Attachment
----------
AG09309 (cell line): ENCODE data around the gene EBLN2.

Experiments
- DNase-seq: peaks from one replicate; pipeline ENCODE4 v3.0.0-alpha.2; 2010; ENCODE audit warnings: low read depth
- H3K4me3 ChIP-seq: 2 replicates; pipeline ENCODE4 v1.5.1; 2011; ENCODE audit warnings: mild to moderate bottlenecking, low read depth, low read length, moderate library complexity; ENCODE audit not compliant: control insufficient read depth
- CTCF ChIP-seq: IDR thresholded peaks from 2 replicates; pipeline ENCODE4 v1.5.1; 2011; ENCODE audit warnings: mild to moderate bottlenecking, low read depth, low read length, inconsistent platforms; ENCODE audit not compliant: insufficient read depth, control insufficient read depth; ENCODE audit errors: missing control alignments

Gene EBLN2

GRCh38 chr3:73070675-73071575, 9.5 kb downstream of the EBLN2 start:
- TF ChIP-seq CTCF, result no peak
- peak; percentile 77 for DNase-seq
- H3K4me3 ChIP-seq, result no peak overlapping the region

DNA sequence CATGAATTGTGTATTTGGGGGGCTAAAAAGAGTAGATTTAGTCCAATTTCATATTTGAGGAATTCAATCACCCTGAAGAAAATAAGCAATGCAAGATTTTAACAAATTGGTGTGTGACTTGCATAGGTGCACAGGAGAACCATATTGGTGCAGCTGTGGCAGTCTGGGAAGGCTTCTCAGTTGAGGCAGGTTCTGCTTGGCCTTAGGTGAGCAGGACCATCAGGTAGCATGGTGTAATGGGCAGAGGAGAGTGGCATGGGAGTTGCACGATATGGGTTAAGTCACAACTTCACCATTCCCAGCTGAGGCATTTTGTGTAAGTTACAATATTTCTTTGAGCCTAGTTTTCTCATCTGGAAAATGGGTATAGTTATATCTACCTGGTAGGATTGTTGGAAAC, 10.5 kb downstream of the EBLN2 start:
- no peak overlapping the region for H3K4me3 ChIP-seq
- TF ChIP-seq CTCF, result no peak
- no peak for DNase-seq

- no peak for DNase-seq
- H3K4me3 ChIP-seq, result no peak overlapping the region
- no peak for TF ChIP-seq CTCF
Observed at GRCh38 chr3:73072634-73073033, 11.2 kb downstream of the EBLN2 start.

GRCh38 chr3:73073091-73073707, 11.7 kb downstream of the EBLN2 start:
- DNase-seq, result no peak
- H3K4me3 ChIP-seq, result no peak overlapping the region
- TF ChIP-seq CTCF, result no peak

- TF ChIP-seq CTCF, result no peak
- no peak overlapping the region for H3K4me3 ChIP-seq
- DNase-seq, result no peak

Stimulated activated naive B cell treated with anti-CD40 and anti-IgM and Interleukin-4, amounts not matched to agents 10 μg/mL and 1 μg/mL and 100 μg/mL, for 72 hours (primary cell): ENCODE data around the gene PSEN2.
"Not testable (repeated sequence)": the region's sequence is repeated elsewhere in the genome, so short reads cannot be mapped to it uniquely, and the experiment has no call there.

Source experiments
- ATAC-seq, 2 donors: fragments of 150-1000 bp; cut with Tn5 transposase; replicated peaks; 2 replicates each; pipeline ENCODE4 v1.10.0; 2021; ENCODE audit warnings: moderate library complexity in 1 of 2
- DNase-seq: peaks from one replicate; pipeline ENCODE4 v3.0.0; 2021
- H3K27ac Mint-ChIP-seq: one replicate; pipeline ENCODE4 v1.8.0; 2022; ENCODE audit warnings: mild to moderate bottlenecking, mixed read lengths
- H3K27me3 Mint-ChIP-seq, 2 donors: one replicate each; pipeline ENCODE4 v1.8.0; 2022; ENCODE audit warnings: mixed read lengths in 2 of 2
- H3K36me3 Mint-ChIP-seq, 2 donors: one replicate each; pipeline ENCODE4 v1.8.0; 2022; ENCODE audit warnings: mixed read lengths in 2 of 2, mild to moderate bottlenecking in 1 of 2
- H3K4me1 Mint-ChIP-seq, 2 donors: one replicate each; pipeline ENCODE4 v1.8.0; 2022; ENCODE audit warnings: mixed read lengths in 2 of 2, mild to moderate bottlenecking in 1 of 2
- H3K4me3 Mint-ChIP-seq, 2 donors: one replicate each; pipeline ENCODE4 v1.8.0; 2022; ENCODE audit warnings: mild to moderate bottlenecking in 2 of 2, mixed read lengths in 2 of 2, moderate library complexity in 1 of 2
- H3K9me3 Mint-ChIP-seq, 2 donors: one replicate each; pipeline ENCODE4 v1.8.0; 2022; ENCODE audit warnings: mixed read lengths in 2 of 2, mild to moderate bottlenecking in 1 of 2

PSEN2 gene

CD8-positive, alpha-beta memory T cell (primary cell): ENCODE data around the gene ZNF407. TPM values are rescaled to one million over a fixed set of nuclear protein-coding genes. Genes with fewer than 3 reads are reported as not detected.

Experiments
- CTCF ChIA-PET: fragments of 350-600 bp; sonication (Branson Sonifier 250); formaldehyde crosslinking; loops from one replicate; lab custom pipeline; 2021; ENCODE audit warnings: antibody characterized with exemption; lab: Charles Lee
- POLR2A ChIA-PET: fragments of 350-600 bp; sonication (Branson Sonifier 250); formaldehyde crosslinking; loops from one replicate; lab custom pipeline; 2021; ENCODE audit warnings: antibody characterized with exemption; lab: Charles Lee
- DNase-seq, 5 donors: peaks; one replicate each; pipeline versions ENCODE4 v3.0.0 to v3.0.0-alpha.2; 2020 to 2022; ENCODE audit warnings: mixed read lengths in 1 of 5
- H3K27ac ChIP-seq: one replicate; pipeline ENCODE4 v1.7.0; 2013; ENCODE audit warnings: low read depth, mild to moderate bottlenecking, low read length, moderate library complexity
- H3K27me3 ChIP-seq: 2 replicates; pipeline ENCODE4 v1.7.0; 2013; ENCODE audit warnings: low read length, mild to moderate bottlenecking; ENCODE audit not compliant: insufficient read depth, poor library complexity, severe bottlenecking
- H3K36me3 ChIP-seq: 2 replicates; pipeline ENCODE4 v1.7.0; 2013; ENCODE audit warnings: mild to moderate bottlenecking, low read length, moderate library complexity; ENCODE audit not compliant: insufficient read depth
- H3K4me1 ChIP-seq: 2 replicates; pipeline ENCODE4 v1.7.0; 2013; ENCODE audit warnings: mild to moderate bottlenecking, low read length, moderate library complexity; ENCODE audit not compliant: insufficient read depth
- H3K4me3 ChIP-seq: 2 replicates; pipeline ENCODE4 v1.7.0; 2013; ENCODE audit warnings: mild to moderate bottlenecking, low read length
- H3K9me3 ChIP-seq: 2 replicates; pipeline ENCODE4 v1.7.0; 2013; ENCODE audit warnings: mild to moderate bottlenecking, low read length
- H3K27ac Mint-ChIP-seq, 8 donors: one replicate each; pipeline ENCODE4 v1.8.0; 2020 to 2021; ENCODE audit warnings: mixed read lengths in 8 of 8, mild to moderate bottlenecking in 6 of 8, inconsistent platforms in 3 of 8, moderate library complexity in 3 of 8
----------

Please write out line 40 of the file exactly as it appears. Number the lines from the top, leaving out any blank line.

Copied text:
- CTCF ChIA-PET: fragments of 350-600 bp; sonication (Branson Sonifier 250); formaldehyde crosslinking; loops from one replicate; lab custom pipeline; 2021; ENCODE audit warnings: antibody characterized with exemption; lab: Charles Lee